"those wanting to observe how subtle psychological horror can be, how the deepest fears can be contained in the smallest of actions, and that the gothic novel is still incredibly powerful even in these modern times, this is the book for them."—Starburst Magazine

"the story is utterly atmospheric, full of the kind of beautiful, exquisite detail that slowly creeps up on you. Littlewood also writes wonderfully and has a flair for bringing a historical setting to life."—The Bibliosanctum

"incredibly well thought out and put together... fantastic characters and plot"—Roadside Reader

Praise for Alison Littlewood

The Bookseller Editor's Choice

"Littlewood's fiction is set in a world where the possible and the improbable rub shoulders, and strange stuff creeps through the gaps in out of the way places. She is the real deal, a writer with a unique vision."—TTA Press (about Path of Needles)

"[Alison Littlewood's A Cold Season] was a career defining masterpiece that exuded chills and almost.... hurt, in a frightening way. Hands down one of the year's greatest novels, it was the perfect debut and the ideal introduction to a welcoming worldwide audience . . . [She] may have had the most impact on the genre this year."—Matt Molgaard, Horror Novel Review (for A Cold Season)

"[A Cold Season] builds a real sense of foreboding and dread, which creates a chilling reading experience for fans of demonic and religious horror."—Library Journal (for A Cold Season)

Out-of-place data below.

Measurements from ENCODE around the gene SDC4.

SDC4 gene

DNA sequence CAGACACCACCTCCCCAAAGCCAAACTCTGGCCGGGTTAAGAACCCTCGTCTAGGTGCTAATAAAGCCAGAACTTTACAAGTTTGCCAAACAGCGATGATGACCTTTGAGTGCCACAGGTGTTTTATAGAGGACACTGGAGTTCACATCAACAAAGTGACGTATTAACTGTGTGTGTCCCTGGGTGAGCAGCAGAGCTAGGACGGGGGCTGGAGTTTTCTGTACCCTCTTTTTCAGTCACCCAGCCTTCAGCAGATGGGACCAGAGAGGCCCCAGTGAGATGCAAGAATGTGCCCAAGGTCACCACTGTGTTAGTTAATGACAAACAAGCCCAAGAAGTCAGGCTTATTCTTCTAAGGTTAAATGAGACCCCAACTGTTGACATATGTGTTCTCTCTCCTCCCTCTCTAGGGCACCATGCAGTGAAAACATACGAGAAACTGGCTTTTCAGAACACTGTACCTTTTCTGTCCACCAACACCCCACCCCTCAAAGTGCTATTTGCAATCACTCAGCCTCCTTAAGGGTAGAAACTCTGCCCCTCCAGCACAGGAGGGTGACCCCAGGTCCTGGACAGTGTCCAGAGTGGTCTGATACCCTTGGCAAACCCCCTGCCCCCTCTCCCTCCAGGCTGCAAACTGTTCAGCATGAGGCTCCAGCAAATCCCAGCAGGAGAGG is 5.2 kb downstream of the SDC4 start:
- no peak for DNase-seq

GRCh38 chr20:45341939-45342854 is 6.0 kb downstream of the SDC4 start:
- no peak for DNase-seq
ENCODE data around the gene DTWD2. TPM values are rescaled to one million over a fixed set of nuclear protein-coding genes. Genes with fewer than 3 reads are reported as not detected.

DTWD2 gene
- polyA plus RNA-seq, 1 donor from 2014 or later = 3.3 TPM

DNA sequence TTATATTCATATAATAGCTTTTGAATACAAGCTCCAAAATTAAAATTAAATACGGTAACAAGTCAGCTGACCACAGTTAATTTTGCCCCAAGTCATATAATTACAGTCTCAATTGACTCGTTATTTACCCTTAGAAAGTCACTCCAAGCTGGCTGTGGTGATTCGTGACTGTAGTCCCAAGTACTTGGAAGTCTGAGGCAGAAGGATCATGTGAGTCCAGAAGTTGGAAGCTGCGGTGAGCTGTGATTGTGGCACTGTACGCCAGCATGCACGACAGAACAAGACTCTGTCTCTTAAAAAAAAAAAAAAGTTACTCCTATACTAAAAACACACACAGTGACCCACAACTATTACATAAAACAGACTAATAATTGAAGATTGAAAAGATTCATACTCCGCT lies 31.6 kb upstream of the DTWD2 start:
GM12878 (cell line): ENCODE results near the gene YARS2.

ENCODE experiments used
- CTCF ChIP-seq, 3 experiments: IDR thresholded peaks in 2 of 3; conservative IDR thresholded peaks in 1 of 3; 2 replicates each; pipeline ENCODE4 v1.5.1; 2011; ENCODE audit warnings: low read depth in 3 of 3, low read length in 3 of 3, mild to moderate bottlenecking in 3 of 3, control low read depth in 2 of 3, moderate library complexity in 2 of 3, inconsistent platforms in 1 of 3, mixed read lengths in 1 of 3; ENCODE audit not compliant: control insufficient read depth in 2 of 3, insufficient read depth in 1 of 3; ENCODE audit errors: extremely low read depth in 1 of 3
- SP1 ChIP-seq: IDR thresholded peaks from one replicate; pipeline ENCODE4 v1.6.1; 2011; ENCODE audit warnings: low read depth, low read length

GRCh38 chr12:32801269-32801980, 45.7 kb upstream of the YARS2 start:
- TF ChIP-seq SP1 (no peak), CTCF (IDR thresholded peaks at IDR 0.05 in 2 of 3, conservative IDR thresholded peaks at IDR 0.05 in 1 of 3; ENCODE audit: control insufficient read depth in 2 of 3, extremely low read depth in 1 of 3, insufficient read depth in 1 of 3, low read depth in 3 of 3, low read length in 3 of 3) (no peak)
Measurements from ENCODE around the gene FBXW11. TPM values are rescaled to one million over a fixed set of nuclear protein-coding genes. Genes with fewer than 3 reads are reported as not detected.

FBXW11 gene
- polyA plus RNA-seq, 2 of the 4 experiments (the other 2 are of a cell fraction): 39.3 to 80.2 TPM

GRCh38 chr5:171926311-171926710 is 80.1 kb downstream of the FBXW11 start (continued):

"Trails of corpses, not bread crumbs, lead to terror in this captivating, psychologically complex hybrid of magical realism and police procedural . . . Crisp pacing and assured prose lend authenticity to a self-referential thriller that questions our values and the stories that define us."
Publishers Weekly (Starred Review, for Path of Needles)

"meticulously imagined"—Seattle Review of Books

"beautifully atmospheric. It's not so much shock-and-awe jump-scare horror as a slow, creeping buildup of wrongness that she creates by subtly weaving together details"—SFRevu

Kirkus Reviews
When a young woman is brutally murdered, her urbane cousin plans to debunk superstition and find out what really happened. But Yorkshire in the 1800s is a rather mysterious, suggestive place, and soon it’s unclear where the line falls between the supernatural and human cruelty.Recently married and planning to take over his father’s business interests in London, Albie is haunted by word of his cousin Lizzie’s death. And the circumstances—burned by her husband, who thought she was a fairy who had taken his wife’s place—drive him to the village of Halfoak, where the villagers avoid going outside on the night of the full moon for fear they will be bewitched or stolen away. At first, Albie is angry and dismissive of the local superstitions, but when his wife joins him and begins acting strangely, he must reconsider all of his prejudices against the village’s pagan inheritance. A dead baby, an elfin child, a seductive squire’s son, and a tight-lipped parson draw him further into the mystery, and when he finds Lizzie’s journal, the truth becomes apparent. Littlewood (A Cold Silence, 2015, etc.) expertly creates an atmosphere of unease, interestingly tied to Albie’s reading of Wuthering Heights, but Albie's lack of empathy for those around him, and his failure to care for or investigate his own wife’s suffering, instead always casting himself as the victim of her changing character, make him an off-putting character. In the end, it seems to be more a novel of men versus women rather than old ways versus new ways, and female readers should feel uncomfortable about this dichotomy. Suitably strange with a twist, but the misogyny of the main character, true to the time period, is off-putting for a modern audience.

Product Details

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Product dimensions:
6.20(w) x 9.10(h) x 1.40(d)

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Meet the Author